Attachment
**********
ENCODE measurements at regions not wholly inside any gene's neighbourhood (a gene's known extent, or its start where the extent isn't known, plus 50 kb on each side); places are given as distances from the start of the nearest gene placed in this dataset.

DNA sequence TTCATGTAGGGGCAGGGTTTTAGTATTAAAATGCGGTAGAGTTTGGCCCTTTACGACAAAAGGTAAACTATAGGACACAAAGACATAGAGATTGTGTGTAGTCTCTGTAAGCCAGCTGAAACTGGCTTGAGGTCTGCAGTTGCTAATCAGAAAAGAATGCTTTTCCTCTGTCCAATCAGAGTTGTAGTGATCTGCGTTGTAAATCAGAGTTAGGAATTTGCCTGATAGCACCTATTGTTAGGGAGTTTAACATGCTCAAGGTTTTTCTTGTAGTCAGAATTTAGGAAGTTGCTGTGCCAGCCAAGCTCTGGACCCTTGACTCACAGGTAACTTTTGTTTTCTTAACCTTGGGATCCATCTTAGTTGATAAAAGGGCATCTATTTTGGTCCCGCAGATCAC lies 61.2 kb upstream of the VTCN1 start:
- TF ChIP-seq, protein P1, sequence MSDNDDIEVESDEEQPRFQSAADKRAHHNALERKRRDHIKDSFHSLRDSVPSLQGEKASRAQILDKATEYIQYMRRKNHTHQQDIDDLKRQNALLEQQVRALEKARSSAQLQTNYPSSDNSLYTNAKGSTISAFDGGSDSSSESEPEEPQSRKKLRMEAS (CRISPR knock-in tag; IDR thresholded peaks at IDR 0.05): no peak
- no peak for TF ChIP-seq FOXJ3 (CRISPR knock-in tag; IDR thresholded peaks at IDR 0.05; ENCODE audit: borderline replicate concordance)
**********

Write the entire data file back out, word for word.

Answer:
ENCODE measurements at regions not wholly inside any gene's neighbourhood (a gene's known extent, or its start where the extent isn't known, plus 50 kb on each side); places are given as distances from the start of the nearest gene placed in this dataset.

DNA sequence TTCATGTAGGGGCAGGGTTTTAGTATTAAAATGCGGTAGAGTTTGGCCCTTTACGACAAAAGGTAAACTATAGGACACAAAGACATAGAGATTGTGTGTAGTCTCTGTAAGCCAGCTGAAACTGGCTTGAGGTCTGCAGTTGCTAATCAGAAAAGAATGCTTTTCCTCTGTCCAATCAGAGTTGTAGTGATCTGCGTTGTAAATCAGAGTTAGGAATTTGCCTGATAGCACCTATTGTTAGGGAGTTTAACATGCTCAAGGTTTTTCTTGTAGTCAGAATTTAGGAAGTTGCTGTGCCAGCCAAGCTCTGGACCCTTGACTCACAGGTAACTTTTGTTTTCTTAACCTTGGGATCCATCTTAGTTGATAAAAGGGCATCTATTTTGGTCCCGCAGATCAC lies 61.2 kb upstream of the VTCN1 start:
- TF ChIP-seq, protein P1, sequence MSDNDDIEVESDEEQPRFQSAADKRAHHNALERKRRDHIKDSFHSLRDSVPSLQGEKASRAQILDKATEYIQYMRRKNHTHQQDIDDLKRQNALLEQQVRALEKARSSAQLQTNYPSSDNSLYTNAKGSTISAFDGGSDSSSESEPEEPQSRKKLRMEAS (CRISPR knock-in tag; IDR thresholded peaks at IDR 0.05): no peak
- no peak for TF ChIP-seq FOXJ3 (CRISPR knock-in tag; IDR thresholded peaks at IDR 0.05; ENCODE audit: borderline replicate concordance)